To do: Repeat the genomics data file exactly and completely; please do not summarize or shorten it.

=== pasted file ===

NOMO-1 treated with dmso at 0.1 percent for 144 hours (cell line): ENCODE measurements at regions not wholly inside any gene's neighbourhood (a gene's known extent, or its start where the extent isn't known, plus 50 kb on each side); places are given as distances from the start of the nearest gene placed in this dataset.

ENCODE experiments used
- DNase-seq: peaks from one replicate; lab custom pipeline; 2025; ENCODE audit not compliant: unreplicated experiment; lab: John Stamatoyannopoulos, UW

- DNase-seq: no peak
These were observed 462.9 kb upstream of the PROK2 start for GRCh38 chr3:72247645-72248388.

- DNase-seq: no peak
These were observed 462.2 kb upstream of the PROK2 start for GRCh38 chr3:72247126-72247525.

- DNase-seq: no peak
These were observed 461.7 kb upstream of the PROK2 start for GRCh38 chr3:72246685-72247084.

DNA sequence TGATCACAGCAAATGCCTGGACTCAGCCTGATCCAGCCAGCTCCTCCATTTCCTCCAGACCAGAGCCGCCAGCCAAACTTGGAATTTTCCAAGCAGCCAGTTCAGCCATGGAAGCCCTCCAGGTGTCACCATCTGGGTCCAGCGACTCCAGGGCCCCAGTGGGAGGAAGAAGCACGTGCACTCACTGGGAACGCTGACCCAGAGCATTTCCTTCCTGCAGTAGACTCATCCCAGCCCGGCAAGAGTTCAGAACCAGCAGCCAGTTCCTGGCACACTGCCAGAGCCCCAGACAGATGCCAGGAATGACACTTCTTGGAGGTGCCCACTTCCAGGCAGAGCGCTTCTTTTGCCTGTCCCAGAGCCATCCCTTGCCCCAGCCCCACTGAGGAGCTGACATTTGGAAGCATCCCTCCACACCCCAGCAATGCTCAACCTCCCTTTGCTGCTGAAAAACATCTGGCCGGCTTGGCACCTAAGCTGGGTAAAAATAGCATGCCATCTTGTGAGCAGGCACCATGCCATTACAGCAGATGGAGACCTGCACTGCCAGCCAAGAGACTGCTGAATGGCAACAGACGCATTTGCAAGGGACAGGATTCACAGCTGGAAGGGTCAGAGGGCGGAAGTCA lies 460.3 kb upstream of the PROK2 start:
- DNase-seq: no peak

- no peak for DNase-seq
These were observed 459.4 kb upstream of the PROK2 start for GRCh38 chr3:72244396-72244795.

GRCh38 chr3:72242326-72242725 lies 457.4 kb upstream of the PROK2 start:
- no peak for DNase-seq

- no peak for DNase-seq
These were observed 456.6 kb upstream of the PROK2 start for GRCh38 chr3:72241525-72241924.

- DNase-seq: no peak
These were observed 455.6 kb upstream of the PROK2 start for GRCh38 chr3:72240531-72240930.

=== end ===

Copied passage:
NOMO-1 treated with dmso at 0.1 percent for 144 hours (cell line): ENCODE measurements at regions not wholly inside any gene's neighbourhood (a gene's known extent, or its start where the extent isn't known, plus 50 kb on each side); places are given as distances from the start of the nearest gene placed in this dataset.

ENCODE experiments used
- DNase-seq: peaks from one replicate; lab custom pipeline; 2025; ENCODE audit not compliant: unreplicated experiment; lab: John Stamatoyannopoulos, UW

- DNase-seq: no peak
These were observed 462.9 kb upstream of the PROK2 start for GRCh38 chr3:72247645-72248388.

- DNase-seq: no peak
These were observed 462.2 kb upstream of the PROK2 start for GRCh38 chr3:72247126-72247525.

- DNase-seq: no peak
These were observed 461.7 kb upstream of the PROK2 start for GRCh38 chr3:72246685-72247084.

DNA sequence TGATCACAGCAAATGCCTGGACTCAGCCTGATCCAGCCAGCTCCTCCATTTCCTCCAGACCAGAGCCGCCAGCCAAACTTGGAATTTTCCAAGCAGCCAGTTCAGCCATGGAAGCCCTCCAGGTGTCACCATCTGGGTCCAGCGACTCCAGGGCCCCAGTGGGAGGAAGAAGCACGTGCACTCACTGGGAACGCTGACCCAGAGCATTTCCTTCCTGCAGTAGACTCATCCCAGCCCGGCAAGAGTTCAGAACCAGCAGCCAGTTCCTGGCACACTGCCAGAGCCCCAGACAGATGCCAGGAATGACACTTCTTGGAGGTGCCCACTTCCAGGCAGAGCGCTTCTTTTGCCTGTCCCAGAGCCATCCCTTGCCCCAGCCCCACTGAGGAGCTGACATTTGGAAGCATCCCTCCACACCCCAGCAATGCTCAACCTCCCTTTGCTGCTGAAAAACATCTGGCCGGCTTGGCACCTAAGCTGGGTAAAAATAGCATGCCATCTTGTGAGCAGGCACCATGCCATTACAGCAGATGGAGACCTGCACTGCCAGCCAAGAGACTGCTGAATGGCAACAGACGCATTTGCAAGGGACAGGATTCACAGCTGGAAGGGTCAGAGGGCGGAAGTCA lies 460.3 kb upstream of the PROK2 start:
- DNase-seq: no peak

- no peak for DNase-seq
These were observed 459.4 kb upstream of the PROK2 start for GRCh38 chr3:72244396-72244795.

GRCh38 chr3:72242326-72242725 lies 457.4 kb upstream of the PROK2 start:
- no peak for DNase-seq

- no peak for DNase-seq
These were observed 456.6 kb upstream of the PROK2 start for GRCh38 chr3:72241525-72241924.

- DNase-seq: no peak
These were observed 455.6 kb upstream of the PROK2 start for GRCh38 chr3:72240531-72240930.